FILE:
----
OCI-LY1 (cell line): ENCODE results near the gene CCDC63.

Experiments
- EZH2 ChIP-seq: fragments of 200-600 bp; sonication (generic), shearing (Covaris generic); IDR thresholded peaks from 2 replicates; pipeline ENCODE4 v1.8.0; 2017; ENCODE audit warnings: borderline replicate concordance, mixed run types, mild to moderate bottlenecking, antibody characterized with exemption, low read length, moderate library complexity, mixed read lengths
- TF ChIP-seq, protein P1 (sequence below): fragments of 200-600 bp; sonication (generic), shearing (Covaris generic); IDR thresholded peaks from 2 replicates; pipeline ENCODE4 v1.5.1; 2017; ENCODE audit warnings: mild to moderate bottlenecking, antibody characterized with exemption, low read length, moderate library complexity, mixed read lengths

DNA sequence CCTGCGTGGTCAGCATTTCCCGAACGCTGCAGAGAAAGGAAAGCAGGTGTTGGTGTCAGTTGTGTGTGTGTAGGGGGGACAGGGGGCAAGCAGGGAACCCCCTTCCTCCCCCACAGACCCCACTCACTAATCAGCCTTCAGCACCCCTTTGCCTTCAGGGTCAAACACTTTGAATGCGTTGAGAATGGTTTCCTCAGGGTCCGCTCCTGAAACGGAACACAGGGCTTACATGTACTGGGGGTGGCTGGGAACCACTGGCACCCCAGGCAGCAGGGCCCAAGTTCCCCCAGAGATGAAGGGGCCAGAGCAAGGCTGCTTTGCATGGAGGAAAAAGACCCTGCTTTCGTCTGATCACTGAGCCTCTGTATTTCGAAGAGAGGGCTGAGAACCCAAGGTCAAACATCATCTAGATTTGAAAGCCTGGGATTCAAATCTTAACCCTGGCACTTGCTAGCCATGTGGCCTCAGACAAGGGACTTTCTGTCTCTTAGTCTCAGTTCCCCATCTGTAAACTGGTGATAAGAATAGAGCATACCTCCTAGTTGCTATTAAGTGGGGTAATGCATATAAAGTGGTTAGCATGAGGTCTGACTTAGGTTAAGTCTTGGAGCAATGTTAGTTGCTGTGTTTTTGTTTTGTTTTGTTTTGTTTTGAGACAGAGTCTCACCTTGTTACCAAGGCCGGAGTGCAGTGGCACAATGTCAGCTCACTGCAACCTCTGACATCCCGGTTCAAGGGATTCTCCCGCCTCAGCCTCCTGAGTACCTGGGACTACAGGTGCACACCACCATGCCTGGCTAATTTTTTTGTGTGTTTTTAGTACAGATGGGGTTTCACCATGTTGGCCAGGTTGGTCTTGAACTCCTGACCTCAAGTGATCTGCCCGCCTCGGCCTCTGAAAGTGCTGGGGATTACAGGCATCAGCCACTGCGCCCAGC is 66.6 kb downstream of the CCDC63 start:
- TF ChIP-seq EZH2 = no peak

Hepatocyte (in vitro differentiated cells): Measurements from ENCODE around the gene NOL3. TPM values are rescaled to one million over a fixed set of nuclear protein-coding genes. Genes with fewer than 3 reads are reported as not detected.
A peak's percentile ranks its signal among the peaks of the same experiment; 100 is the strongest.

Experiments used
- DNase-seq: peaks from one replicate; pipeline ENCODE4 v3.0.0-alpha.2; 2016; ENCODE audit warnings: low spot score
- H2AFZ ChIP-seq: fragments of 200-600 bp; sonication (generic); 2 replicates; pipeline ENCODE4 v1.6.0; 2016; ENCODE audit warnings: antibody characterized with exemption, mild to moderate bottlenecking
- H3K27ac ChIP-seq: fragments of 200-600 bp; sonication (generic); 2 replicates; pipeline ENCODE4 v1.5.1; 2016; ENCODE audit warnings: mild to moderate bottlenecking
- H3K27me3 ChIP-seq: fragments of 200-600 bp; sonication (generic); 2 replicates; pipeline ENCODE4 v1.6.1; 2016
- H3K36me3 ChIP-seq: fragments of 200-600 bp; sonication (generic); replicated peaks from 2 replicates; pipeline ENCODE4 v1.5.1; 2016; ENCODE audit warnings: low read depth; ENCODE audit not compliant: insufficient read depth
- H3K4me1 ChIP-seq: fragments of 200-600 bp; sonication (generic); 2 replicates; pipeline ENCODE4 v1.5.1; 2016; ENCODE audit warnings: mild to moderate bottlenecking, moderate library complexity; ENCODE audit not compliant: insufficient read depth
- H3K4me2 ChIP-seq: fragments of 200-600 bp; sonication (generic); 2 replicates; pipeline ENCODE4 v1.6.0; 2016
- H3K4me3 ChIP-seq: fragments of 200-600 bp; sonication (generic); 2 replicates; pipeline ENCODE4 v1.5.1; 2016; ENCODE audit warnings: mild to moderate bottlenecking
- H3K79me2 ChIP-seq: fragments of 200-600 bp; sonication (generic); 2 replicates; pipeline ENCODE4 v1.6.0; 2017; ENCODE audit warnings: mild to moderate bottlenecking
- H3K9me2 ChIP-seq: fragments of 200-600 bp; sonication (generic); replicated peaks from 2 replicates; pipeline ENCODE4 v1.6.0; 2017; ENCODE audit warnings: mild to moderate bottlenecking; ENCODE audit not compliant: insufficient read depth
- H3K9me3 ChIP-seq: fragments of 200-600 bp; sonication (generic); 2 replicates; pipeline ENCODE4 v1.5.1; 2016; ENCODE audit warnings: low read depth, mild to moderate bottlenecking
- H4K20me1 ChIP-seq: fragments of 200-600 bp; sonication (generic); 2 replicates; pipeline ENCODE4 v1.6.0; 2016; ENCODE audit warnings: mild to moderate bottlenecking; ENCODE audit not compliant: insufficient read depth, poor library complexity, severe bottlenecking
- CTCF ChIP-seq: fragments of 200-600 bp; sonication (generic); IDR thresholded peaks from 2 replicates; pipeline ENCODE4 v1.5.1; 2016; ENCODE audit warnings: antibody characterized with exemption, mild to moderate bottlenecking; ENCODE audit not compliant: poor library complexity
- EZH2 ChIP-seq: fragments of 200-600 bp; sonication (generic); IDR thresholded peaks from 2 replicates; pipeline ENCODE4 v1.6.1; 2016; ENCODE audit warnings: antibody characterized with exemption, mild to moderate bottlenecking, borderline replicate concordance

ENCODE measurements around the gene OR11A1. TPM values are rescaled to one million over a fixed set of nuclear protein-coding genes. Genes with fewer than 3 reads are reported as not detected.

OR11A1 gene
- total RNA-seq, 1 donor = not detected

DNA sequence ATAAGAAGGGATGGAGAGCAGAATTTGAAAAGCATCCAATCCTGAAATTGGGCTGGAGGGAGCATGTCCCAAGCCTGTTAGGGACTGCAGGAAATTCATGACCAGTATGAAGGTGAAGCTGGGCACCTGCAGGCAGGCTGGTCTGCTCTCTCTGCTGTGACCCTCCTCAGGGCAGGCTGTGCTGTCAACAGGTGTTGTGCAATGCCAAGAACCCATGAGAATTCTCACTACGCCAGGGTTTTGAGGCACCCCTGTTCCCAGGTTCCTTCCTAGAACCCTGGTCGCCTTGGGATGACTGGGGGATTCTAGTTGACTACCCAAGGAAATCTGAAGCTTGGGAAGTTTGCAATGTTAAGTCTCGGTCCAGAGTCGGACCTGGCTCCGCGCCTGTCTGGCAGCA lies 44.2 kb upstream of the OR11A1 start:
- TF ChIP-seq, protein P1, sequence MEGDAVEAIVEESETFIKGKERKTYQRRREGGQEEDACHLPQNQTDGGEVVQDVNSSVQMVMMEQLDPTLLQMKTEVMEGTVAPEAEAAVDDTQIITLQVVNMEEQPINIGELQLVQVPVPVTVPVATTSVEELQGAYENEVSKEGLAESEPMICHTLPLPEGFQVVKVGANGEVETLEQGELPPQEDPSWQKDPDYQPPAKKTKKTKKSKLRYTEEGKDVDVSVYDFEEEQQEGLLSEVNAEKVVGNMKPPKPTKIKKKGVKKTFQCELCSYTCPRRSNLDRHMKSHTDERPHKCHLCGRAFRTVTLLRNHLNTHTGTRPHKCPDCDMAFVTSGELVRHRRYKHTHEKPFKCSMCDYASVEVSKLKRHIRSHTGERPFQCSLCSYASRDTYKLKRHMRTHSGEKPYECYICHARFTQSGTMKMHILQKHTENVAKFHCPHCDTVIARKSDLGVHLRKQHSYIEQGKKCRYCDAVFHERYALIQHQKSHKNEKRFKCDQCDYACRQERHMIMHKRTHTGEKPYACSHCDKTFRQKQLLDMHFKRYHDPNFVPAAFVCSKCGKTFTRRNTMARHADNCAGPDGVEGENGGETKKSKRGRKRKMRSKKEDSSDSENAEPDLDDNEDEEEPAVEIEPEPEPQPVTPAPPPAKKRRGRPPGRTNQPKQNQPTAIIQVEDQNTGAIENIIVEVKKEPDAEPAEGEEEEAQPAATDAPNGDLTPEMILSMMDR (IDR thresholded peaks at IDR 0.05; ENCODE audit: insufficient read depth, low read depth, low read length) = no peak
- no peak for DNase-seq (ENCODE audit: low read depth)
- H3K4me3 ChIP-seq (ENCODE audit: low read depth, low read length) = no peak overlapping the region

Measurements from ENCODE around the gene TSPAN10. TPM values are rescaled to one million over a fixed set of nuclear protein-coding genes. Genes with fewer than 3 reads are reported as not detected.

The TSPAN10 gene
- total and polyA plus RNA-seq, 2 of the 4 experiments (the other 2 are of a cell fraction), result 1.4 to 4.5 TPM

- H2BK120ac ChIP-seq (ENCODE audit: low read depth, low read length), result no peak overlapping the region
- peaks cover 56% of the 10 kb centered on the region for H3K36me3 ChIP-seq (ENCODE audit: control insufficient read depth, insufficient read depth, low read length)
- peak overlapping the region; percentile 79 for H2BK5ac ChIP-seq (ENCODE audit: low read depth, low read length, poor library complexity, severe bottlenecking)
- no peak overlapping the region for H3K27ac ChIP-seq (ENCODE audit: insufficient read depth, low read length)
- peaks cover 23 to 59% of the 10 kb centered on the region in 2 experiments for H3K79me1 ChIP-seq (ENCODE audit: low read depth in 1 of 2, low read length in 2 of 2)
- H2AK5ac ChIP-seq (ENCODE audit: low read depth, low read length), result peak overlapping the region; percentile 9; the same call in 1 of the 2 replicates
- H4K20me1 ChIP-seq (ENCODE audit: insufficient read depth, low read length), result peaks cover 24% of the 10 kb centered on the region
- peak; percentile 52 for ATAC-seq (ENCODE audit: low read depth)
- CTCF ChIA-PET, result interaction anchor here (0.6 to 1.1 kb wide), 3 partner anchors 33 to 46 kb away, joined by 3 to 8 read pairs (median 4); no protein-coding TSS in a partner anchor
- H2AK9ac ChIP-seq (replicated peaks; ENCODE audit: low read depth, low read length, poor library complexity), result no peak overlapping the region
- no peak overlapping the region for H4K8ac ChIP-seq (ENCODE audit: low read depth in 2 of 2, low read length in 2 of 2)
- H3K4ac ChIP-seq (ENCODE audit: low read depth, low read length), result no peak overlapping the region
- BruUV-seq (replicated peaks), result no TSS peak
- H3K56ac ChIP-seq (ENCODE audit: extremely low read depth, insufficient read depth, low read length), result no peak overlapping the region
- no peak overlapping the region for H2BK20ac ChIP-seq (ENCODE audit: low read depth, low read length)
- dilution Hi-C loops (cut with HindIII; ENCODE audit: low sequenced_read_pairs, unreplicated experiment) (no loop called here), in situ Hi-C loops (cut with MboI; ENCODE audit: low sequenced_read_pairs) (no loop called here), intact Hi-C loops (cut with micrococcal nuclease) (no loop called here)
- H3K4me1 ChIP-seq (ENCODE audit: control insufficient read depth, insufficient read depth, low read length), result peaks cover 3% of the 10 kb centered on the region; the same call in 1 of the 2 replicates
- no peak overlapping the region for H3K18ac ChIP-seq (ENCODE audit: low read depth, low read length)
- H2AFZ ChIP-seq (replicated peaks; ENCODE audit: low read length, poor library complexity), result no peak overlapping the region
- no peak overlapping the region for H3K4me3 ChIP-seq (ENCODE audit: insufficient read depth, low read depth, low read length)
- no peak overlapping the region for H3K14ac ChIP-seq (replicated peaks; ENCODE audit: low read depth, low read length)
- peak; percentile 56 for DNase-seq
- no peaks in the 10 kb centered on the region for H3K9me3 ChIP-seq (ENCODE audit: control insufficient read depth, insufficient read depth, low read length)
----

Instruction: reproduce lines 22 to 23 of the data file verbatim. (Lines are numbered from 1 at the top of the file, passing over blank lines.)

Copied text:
- CTCF ChIP-seq: fragments of 200-600 bp; sonication (generic); IDR thresholded peaks from 2 replicates; pipeline ENCODE4 v1.5.1; 2016; ENCODE audit warnings: antibody characterized with exemption, mild to moderate bottlenecking; ENCODE audit not compliant: poor library complexity
- EZH2 ChIP-seq: fragments of 200-600 bp; sonication (generic); IDR thresholded peaks from 2 replicates; pipeline ENCODE4 v1.6.1; 2016; ENCODE audit warnings: antibody characterized with exemption, mild to moderate bottlenecking, borderline replicate concordance